David Holloway is a freelance writer and a media consultant based in New York City. A native Australian, David is passionate about a range of environmental causes, in particular the ocean, climate change and endangered wildlife, and about developing and deepening the environmentally-conscious community.
You know it’s November when you walk into a bar and there’s a fire in the fireplace. You know you’re at Park, the fabulous 10th Avenue restaurant in Manhattan, when you find yourself in that amazing atrium, sequestered from the cold air outside, surrounded by trees covered in fairy lights. You know it’s Green Drinks when the first person you meet tells you that her clothing was manufactured using eco-friendly renewable fibers, colored and finished using managed toxins, and sold in a retail environment featuring recycled fixtures.
You know your mouth is moving faster than your brain when your reply is. “Well, my clothes are sustainable too. They’ve been with me through the 1980s, 1990s and – so far so good – the noughties too.”
More about sustainable clothing in a moment. But first, Copenhagen. Denmark’s capital city, but more significantly, the location for a very important meeting soon about the planet’s future: The United Nations Climate Change Conference (December 7-18) or COP 15, as it’s called. (http://en.cop15.dk).
The good news is that since the Kyoto Protocol, which came into force in 2005, the level of global awareness about environmental issues has risen dramatically. Fortunately, so too has the level of understanding about things with Kyoto that need to be fixed. The bad news is that the challenges in replacing Kyoto with something meaningful from Copenhagen remain enormous. Really, really enormous.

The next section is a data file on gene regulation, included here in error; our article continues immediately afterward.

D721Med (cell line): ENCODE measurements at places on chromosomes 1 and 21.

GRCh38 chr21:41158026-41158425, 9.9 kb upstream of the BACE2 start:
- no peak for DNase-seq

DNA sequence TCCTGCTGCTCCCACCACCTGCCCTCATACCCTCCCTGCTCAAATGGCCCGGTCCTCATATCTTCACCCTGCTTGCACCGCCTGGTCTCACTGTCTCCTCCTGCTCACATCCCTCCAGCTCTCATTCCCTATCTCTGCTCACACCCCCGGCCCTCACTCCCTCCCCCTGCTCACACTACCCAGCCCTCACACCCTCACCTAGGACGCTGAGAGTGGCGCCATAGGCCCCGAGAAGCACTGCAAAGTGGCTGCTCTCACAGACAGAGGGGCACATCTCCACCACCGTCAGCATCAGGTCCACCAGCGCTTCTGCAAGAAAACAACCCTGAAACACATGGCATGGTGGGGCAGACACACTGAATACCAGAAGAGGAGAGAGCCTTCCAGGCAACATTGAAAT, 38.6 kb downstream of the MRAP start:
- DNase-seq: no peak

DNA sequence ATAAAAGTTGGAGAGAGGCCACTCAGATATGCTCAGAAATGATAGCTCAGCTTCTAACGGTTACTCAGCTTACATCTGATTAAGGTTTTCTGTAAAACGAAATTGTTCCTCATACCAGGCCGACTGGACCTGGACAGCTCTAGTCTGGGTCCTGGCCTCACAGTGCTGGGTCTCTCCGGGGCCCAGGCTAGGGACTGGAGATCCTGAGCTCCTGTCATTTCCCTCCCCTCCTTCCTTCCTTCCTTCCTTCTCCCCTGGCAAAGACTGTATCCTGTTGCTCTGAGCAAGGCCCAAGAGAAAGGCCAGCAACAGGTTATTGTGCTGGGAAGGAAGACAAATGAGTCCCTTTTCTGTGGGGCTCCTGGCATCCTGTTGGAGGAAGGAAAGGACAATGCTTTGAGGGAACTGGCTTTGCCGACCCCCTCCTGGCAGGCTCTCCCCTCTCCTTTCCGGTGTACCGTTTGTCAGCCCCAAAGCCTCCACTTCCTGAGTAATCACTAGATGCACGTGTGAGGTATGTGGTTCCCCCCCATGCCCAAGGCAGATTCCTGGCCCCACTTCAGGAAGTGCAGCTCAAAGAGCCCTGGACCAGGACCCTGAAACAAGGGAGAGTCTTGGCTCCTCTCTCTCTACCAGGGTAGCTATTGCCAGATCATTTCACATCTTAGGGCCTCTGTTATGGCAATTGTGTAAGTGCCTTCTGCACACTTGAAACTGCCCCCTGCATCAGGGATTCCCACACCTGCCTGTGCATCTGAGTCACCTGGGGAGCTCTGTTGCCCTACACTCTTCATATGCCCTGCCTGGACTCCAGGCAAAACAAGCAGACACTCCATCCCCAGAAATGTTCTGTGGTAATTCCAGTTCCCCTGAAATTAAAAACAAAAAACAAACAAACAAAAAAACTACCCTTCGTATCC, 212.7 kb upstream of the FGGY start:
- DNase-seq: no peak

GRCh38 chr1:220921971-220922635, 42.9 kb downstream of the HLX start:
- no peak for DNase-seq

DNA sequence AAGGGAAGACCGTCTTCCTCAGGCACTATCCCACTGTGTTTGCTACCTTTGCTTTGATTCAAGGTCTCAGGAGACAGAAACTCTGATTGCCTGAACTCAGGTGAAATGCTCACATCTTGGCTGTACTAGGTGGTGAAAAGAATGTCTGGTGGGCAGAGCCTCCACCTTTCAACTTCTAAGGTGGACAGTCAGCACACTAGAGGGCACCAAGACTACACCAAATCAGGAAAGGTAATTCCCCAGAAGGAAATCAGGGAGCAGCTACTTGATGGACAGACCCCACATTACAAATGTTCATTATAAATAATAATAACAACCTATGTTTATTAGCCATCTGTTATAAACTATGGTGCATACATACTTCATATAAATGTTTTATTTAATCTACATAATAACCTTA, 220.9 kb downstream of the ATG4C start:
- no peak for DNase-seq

So what do people at Green Drinks, an environmental networking group, know about the approaching meeting? I ask several people during the evening about Copenhagen. Everyone knows about it and knows that it’s significant. But there isn’t a high level of real understanding about the issues.
Lisa Flattery of Ogilvy and Mather is seeing the same thing. O&M, the global advertising agency, has been retained by the United Nations to help increase grass-roots awareness of the issues surrounding the Copenhagen meeting. They’ve developed the Hopenhagen website (http://hopenhagen.org) in support of this effort. Lisa made a presentation during the evening, and spoke to me in more detail afterwards.
“A lot of people aren’t very clear on what’s going on, so there is not much public pressure for the leaders to act and to make something happen in Copenhagen,” Lisa says. Her agency has therefore set about creating a process through which people can make their national leaders aware of their views. The process has “low barriers to entry,” Lisa says; it takes very little effort to become involved and voice an opinion. The Hopenhagen site has several suggestions for how to do this. The main call to action is an online petition, which is available via a link from the front page. Under the “Spread Hope” tab, there are also other suggestions, including how to write a letter to the heads of state of more than X countries about the importance of Copenhagen.